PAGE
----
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About the Project...

The combination was a drag race only 406 cubic inches SBC. It featured all of the goodies that you would expect to find in a drag racing engine: 14:1 compression ratio, custom grind solid roller camshaft, AFR 210cc heads, Edelbrock Super Victor intake, and 950 cfm Holley carb. Nitrous was fed into the engine via a cross-bar plate under the carb.

Our Performance Objective...

The owner was complaining about a lack of top-end power. He felt as though the combination was running out of steam before the finish line stripe. Given that this combination primarily runs the 1/8th mile, this was a real issue. If the owner ever decided to go to a 1/4 mile track the situation would only have gotten worse. Our performance objective was to increase top-end horsepower and extend the usable RPM range while retaining the current short block (namely pistons) components.

What SRS Did About It...

We went to work with our pencils and paper to develop a plan before we started to change parts. Using cylinder head sizing techniques found in the link below, we felt that the AFR 210cc heads were holding the engine back at RPM. If we were to increase power at higher RPM levels, we would have to address the MCSA through the cylinder heads. A limiting factor regarding cylinder head selection on this combination was the stock valve pocket location(s) in the pistons. Originally the pistons were selected to match the AFR 210cc heads (stock valve arrangement). The owner did not want to go through the expense of changing the pistons to a 60/40 pocket arrangement but was open to the possibility of changing the heads if a better-suited head was available that would fit the current pistons. After much research and many phone calls to the various manufacturers that we work with at SRS, a pair of as-cast Dart Pro 1 230cc heads were decided upon. This would open up the MCSA from a measured 2.19 sq. in. in the AFR heads to a measured 2.48 sq. in. in the Dart heads. We also called Bullet Racing Cams and ordered another custom camshaft that would better suit our target RPM and nitrous usage. The original camshaft was 258/269 duration @ .050 and had .688/.672 lift on a 110 LSA. The new cam spec'd by Bullet was 275/290 @ .050 with a .683/.683 lift and a 112 LSA. Our plan was to eventually spray 350 hp worth of nitrous through the cross-bar plate and Bullet ensured us that this camshaft would allow us to do that more efficiently. Custom length pushrods from Manton and a set of shaft mount rocker arms from T&D Machine finished off the new top end. We were ready to run the refreshed combination on the SRS dyno and see if our planning was going to bear fruit.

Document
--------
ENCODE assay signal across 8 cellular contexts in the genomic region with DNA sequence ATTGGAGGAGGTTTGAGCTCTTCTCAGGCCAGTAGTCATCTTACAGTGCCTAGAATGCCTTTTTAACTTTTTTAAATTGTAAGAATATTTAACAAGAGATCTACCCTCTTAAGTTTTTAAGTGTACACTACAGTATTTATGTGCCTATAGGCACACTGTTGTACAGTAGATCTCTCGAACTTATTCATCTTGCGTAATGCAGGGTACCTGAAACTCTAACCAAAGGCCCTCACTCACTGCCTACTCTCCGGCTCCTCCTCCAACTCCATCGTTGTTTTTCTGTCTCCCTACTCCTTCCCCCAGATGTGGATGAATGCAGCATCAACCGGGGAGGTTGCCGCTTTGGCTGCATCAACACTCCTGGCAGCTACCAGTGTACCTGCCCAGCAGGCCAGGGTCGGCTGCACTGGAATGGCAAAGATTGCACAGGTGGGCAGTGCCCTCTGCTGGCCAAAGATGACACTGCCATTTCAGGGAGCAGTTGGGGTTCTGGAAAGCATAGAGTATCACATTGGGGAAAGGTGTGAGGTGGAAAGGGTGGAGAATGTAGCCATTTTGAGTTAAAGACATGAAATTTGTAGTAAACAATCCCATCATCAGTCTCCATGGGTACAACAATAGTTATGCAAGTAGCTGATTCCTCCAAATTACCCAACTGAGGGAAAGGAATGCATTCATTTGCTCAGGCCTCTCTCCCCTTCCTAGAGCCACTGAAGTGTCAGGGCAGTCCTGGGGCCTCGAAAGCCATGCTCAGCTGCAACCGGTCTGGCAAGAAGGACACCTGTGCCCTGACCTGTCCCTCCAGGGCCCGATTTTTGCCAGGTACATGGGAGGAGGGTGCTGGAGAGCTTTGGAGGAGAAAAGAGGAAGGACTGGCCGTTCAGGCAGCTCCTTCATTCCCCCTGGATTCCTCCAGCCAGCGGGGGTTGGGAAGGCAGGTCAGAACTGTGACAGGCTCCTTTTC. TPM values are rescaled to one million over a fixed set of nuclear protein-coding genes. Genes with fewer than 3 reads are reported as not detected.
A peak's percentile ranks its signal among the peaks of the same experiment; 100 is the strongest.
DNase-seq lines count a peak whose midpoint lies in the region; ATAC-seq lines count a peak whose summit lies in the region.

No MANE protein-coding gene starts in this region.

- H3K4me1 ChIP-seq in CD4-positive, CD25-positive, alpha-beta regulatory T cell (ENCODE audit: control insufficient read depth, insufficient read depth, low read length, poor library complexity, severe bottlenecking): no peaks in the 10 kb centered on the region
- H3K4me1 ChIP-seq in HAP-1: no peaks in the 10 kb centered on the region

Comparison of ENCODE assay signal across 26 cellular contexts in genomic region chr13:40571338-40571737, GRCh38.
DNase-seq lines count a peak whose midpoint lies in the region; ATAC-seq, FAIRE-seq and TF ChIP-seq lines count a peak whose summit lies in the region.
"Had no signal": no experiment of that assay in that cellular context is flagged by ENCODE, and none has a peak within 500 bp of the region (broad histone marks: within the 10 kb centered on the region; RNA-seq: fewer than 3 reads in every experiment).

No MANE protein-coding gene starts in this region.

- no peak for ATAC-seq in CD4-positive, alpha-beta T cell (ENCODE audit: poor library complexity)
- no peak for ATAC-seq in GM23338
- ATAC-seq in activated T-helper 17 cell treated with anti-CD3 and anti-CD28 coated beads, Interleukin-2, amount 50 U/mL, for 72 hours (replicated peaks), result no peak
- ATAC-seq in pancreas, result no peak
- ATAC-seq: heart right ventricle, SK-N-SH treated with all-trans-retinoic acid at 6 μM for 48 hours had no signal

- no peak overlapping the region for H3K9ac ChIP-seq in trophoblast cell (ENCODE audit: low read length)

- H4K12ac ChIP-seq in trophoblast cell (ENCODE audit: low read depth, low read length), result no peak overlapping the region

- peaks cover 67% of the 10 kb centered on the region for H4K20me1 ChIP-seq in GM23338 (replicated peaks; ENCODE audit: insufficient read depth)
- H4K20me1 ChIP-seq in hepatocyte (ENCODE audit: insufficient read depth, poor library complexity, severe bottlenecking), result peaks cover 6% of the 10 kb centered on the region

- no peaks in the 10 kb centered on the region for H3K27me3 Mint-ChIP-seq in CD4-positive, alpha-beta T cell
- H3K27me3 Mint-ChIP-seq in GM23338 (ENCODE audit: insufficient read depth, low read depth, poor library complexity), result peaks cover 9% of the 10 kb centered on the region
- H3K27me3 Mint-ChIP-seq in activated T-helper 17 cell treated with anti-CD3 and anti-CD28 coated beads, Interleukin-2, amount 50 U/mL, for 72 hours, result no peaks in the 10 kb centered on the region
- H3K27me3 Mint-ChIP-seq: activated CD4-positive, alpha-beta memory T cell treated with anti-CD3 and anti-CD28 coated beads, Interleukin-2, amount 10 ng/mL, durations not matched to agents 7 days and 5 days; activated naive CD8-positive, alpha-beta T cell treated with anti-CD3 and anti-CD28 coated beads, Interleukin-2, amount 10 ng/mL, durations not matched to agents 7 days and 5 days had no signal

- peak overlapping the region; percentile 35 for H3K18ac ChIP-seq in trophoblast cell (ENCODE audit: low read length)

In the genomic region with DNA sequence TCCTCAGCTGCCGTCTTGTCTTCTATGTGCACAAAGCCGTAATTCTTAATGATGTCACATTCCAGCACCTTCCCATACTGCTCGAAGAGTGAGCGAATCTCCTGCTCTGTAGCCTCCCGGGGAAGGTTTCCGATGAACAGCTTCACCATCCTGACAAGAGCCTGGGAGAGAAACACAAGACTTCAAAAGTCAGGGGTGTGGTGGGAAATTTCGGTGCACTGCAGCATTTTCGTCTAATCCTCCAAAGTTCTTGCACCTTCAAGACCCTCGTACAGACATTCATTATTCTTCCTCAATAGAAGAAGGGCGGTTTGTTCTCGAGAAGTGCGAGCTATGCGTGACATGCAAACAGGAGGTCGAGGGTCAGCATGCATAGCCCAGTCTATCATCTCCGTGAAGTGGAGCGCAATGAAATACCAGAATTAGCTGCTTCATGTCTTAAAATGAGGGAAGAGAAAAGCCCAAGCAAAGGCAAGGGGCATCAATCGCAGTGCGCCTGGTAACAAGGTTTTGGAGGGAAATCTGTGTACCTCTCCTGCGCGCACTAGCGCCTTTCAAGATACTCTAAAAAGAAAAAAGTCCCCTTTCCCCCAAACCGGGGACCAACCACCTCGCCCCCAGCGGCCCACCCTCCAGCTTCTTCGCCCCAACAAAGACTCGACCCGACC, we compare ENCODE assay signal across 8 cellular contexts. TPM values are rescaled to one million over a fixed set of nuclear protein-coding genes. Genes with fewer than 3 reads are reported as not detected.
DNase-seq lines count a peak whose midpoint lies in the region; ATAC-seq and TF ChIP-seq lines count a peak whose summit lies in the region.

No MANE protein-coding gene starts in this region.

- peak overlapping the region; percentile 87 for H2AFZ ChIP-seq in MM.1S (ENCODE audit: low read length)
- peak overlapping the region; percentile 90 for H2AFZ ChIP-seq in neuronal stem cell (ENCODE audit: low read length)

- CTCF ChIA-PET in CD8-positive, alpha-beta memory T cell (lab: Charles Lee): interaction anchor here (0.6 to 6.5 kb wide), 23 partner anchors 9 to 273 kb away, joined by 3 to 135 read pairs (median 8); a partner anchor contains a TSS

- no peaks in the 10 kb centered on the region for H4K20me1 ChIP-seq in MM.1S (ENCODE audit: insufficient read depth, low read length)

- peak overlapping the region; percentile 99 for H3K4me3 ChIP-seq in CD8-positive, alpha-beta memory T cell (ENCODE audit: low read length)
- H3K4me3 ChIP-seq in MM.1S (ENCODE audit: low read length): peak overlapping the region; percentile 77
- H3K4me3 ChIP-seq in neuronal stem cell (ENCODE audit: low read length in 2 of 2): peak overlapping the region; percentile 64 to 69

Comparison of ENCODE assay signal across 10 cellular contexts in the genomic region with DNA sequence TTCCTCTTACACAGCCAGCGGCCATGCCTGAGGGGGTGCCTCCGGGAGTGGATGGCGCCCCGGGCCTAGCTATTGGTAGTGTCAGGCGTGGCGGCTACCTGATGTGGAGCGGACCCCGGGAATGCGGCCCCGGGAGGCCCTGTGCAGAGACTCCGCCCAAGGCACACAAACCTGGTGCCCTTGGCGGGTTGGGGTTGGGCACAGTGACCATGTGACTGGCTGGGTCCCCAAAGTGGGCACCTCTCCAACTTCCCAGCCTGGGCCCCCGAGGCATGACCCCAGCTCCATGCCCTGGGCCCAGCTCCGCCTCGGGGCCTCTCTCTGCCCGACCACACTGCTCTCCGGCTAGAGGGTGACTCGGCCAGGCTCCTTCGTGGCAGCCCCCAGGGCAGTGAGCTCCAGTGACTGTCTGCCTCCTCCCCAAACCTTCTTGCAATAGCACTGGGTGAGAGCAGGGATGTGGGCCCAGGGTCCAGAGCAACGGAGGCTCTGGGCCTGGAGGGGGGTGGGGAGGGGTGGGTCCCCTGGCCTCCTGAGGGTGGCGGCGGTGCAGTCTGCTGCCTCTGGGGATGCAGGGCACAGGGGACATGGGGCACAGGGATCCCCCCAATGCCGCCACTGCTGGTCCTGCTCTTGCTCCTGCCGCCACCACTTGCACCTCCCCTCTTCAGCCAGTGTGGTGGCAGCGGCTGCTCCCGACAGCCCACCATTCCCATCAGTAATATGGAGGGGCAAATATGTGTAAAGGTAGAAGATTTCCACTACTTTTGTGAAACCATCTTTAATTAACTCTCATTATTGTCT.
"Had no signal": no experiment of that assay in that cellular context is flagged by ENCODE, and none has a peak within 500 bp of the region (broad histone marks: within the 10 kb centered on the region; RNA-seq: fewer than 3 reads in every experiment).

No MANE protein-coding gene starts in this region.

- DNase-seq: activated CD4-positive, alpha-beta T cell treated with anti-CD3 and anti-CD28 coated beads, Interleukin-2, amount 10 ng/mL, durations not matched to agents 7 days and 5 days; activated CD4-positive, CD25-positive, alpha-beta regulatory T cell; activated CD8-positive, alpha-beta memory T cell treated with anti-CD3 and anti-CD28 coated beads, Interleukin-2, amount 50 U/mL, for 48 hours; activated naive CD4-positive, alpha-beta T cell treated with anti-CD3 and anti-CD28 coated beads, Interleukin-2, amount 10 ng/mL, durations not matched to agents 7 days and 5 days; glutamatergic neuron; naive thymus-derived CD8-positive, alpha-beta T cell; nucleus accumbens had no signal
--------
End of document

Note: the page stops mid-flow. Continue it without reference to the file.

Simpson Racing Solutions

Dyno Proven Results...

Once all the work was complete, we loaded the combination onto the SRS chassis dyno and went to work to objectively quantify and dial in our work. Initial naturally aspirated testing showed that we were making similar peak power numbers when compared to the original combination, but we were now carrying NA power out all the way past 6,800 rpm. Previously, NA power was starting to fall off by 6,000 rpm. So far so good, but the good news doesn't end there. Bullet stated that this new camshaft would really start to shine once the nitrous was applied, and boy were they right. We loaded two #59 nitrous jets into the cross-bar plate. These are the required jet sizes for a "225" hp shot. Power jumped up by 220 horsepower and carried out past 7100 rpm. Previously, with two #65 nitrous jets (a 250 shot), we made 72 less peak power versus the new combination, and power was starting to fall off rapidly by 6,700 rpm. An interesting note, at 6,700 rpm the new combination was up 90 horsepower (with a smaller nitrous jet) over the old combination. That's a win!

How SRS Can Help You!

Don't leave your engine combination to chance. At Simpson Racing Solutions, we are passionate about helping our customers achieve their performance goals. We have many dyno-proven combinations on file and know what works. If you are planning a new build or want to breathe new life into an existing build, we have the experience to help! Contact us today at +1 (236) 422-1180.


Testing the new 406 combinations on our Superflow Autodyn 30 chassis dyno.

Simpson Racing Solutions


These budget builds managed to produce 510 hp NA and over 670 hp with a "150" shot of nitrous.

Key Components Included...

  • Stock Roller Block, Scat Series 9000 Cast Crankshaft, Scat I-Beam Connecting Rods, Probe Forged Pistons, Hydraulic Roller Camshaft, Heads & Intake Ported by SRS.


Watch as this budget-minded Ford pumps out over 500 horsepower!